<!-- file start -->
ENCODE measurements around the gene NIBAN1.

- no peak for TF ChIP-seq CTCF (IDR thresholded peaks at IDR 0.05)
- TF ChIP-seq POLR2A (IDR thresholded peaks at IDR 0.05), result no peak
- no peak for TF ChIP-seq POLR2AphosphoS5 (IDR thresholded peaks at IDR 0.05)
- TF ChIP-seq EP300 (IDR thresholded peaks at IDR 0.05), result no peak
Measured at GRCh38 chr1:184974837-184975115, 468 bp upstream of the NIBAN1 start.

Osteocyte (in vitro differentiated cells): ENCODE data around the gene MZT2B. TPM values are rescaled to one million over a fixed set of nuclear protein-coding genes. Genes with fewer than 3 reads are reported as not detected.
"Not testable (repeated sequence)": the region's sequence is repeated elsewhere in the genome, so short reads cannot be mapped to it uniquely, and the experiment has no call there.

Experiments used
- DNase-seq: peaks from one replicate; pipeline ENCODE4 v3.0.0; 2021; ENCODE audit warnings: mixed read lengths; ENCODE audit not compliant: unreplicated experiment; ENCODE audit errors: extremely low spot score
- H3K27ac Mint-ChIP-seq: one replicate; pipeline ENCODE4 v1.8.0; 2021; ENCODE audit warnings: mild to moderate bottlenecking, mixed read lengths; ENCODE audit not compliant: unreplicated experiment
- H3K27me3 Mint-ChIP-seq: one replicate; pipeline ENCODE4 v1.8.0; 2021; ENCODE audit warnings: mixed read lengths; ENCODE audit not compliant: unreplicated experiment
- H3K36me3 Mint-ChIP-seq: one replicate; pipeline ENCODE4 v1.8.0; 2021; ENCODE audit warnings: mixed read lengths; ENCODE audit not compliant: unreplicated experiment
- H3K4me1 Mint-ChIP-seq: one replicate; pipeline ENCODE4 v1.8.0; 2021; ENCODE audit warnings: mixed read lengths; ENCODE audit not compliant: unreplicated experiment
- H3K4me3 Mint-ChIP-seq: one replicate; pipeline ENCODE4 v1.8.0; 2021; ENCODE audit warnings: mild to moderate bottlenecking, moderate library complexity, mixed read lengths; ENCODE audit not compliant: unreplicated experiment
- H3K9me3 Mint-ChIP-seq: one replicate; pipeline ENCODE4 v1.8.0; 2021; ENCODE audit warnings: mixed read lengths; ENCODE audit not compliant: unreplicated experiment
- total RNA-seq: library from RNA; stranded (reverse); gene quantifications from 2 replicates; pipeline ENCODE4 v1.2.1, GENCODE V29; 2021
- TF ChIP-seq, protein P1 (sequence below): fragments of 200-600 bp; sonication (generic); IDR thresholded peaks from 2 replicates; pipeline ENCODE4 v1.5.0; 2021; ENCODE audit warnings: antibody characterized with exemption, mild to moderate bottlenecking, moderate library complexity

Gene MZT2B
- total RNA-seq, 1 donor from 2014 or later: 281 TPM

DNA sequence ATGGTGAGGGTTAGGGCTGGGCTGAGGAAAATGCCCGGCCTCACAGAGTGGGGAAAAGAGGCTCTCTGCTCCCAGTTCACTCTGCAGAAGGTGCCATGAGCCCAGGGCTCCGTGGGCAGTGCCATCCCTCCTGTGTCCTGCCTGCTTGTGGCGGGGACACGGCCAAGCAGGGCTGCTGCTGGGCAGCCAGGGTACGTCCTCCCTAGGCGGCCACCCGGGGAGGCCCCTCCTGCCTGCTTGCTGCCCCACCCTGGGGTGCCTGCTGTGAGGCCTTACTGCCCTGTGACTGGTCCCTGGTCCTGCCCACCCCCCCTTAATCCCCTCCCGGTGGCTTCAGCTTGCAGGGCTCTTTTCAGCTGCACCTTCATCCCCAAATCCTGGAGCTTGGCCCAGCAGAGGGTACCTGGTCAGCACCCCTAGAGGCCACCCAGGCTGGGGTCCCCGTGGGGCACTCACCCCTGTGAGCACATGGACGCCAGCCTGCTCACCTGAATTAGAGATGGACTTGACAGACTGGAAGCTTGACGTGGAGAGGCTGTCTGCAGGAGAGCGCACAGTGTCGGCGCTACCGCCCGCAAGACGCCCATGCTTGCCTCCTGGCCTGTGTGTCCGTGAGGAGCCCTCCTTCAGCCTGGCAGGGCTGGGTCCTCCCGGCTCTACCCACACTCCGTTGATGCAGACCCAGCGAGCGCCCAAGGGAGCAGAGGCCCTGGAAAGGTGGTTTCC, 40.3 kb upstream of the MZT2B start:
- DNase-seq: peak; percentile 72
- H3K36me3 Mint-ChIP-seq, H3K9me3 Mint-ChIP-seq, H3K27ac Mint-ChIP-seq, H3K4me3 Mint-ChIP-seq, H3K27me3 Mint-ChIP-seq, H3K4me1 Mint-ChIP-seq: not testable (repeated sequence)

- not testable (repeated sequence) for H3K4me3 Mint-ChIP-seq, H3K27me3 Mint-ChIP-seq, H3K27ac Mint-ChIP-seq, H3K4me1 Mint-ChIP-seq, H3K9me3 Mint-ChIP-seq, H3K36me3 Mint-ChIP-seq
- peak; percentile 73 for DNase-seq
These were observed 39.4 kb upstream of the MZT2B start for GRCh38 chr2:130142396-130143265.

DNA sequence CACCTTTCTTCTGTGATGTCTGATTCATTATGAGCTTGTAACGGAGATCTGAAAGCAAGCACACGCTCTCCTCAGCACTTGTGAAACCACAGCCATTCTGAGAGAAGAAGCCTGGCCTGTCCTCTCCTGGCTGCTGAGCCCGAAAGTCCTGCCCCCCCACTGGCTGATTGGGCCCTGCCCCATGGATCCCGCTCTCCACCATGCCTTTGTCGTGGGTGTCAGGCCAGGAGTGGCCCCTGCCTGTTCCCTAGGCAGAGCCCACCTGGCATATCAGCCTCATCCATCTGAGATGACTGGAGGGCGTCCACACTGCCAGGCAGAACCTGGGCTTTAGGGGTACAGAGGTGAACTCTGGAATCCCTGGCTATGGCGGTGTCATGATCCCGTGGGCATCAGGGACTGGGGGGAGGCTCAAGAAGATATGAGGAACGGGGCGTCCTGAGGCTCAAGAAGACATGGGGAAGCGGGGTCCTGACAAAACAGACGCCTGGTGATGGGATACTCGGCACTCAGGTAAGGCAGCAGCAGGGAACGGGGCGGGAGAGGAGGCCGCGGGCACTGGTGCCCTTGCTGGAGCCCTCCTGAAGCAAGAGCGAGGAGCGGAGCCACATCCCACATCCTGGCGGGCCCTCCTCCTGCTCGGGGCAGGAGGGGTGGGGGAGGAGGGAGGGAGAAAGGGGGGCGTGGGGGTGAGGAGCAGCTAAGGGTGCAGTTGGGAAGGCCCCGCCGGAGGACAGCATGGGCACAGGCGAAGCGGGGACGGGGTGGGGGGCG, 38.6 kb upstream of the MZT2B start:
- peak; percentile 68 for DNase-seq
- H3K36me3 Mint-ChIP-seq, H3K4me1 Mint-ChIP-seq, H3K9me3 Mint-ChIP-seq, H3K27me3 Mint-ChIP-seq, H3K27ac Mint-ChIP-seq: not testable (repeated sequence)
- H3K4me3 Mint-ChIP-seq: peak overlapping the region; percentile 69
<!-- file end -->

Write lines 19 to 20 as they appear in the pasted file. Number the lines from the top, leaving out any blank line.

Gene MZT2B
- total RNA-seq, 1 donor from 2014 or later: 281 TPM